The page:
- The Washington Times - Monday, February 23, 2004

The movie ended, and the audience sat in stunned silence.

When the credits rolled after the conclusion of Mel Gibson’s film “The Passion of the Christ,” the first area residents to see it were in agreement on one thing — there was no walking away unmoved.

“I have so many emotions inside me right now. It is very overwhelming, and it has just helped me understand what Jesus endured for me,” said Chris Kerins, 33, an elder at Rock Church in La Plata, Md.

Mr. Kerins attended an advance screening at Ballston Common Mall Theater in Arlington that was sponsored by McLean Bible Church, an 8,500-member Fairfax County congregation. It was the first of two nights of advance screenings held by the church in several Northern Virginia theaters that they reserved weeks ago.

After nearly a year of pre-release hype and controversy over purported anti-Semitic elements in the film, those who finally got to see it last night said the emotional power of the movie merited a strong response.

“It brings home for me how serious and awful sin is, that that price had to be paid. We take sin lightly, we take evil lightly, but God sees it as so serious that that is the price that had to be paid,” said the Rev. Larry Swindell, 59, pastor of Rock Church.

Movie watchers said the graphic depictions of Jesus’ torture and Crucifixion at the hands of Roman soldiers were hard to watch. However, many Christians said watching the film was moving.

“It was deeply emotional. I couldn’t escape two emotions. One was a deep sense of gratitude that he would do that for me, and the other was a deep sense of personal responsibility, that he was there because of me,” said Denny Harris, director of ministry operations at McLean.

“The Passion” will open in 2,800 theaters nationwide tomorrow, but McLean was able to reserve 10 theaters for 40 shows over four days. They sold tickets at their Sunday services, and McLean members snatched up more than 11,000 tickets.

Mr. Gibson’s movie has been the focus of attention in many Christian congregations as the release date approached.

Churches across the nation, most of them evangelical, have canceled or scaled back services so their congregations could see the R-rated film.

Many churches leaders are preaching sermons or series of sermons about the film. And pastors have encouraged their congregations to invite non-Christian friends to see the movie, then use the opportunity to share their faith.

“Pastors have awakened to the fact that this is a major cultural phenomenon that will present many opportunities to share the Gospel,” said Al Mohler, president of the Southern Baptist Theological Seminary in Louisville, Ky.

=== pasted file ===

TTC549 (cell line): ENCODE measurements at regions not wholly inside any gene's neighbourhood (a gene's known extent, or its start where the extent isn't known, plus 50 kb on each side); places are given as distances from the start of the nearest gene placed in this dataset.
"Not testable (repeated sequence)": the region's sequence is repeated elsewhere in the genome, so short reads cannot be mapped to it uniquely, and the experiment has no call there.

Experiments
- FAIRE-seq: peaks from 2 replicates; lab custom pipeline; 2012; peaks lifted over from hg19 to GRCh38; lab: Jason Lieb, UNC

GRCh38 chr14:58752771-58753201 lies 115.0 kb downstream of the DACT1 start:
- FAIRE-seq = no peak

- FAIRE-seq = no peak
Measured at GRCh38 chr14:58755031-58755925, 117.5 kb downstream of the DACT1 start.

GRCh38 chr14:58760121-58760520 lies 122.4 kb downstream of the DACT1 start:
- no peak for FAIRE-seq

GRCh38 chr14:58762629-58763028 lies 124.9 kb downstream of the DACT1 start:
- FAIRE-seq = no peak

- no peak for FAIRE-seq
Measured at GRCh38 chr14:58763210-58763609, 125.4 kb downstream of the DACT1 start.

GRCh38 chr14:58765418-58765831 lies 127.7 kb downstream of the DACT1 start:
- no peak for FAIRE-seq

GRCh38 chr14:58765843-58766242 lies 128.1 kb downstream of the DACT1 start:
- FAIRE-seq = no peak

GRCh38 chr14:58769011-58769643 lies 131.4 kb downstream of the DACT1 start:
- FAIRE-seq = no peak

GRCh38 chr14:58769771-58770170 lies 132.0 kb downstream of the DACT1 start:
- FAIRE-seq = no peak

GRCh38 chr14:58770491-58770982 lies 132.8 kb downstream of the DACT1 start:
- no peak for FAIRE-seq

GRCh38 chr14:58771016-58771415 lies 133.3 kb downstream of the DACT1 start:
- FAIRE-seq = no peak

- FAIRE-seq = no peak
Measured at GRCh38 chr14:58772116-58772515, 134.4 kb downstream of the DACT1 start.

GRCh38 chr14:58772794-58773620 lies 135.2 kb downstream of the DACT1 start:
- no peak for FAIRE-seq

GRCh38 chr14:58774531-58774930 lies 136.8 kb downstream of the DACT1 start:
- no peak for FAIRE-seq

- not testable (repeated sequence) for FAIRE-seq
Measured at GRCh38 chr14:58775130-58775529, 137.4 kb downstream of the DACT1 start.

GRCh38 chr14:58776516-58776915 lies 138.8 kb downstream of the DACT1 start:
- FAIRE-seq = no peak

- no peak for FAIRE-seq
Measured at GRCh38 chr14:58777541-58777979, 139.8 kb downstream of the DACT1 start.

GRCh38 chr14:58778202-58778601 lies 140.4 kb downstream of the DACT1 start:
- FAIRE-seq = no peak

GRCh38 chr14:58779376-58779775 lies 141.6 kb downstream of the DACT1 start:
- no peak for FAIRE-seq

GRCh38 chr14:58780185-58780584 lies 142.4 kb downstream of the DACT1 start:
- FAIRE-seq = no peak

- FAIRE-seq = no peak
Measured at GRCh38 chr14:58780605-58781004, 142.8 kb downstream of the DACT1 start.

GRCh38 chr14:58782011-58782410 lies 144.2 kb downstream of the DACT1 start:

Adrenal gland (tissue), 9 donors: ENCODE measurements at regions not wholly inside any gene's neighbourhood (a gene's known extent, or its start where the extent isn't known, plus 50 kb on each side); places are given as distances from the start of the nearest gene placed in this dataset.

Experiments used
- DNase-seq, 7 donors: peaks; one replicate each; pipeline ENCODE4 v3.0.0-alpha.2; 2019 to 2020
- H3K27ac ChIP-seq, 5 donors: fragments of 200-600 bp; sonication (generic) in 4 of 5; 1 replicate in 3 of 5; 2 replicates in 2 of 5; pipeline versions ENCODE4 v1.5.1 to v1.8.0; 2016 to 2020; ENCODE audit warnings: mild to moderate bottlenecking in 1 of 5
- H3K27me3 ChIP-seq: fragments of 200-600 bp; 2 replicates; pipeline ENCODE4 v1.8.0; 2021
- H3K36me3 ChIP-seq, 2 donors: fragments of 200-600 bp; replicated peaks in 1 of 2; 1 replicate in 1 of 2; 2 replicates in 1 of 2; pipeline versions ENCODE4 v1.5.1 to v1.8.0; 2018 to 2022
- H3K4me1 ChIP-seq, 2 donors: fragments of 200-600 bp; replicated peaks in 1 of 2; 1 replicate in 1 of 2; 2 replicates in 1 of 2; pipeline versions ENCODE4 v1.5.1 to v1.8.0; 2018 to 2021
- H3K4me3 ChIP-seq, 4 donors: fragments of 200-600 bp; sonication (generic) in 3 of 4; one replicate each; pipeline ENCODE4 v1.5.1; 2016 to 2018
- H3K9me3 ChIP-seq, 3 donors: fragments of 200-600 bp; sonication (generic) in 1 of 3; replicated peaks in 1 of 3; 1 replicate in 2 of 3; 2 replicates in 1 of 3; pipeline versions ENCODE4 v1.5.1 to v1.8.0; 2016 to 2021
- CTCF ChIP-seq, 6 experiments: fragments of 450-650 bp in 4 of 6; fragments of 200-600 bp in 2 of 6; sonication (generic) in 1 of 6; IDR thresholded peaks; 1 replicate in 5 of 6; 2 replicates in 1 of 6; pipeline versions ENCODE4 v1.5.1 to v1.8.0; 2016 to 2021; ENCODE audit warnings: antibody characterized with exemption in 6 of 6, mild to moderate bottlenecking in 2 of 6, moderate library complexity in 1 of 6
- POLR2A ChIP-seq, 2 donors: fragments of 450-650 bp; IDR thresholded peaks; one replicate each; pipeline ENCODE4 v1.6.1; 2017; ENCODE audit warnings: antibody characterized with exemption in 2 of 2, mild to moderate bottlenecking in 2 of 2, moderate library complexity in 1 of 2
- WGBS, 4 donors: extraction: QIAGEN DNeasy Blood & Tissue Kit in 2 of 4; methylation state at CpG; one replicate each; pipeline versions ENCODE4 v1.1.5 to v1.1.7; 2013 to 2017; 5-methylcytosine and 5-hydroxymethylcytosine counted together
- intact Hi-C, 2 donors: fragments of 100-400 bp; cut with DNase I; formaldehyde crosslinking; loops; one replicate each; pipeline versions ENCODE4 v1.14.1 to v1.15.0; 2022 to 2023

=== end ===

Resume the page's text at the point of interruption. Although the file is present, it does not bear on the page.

Mr. Harris called the event “the most significant outreach we have ever done.”

Church leaders hope to turn the cinematic experience into teaching moments by handing out books containing the Gospel of St. Luke to attendees at each show. One of the McLean church’s nine pastors will be at each screening to discuss the film and answer questions, and church officials also plan follow-up workshops.

The film, criticized by some Jewish leaders for its graphic depiction of the Crucifixion, which they say could spark an anti-Semitic backlash, has been staunchly defended by its creator, Academy Award-winning director Mr. Gibson.

Mr. Gibson, a member of a conservative branch of the Roman Catholic Church, has said he wanted the film to be difficult to watch to dramatize the magnitude of Christ’s sacrifice.

He also created enormous interest in Christian communities nationwide by crisscrossing the country in past weeks, screening the film for select audiences of religious leaders and film buffs.

Rabbi Jack Moline of the Agudas Achim Congregation in Alexandria said members of his congregation have been asking him “what to think” so he talked to them before the movie’s release.

“There’s been so much written and said about it that I want to at least frame the issues for them so we could look at this intelligently and not just viscerally,” he said.

He bought a ticket online and will see the movie with a Christian friend before hosting another discussion Friday.

Mr. Moline criticized Jewish leaders who have charged that the film is anti-Semitic.

“I really object to the way motives have been imputed to Gibson by Jews and non-Jews alike,” he said. “This is a spiritual quest for Gibson, and I think it’s been of ultimate importance for him. Clearly, this is his expression of his own conversionary experience.”

“It really was a magnificent movie,” said Connie Swindell, 52. “It causes you to examine what Jesus means to you.”

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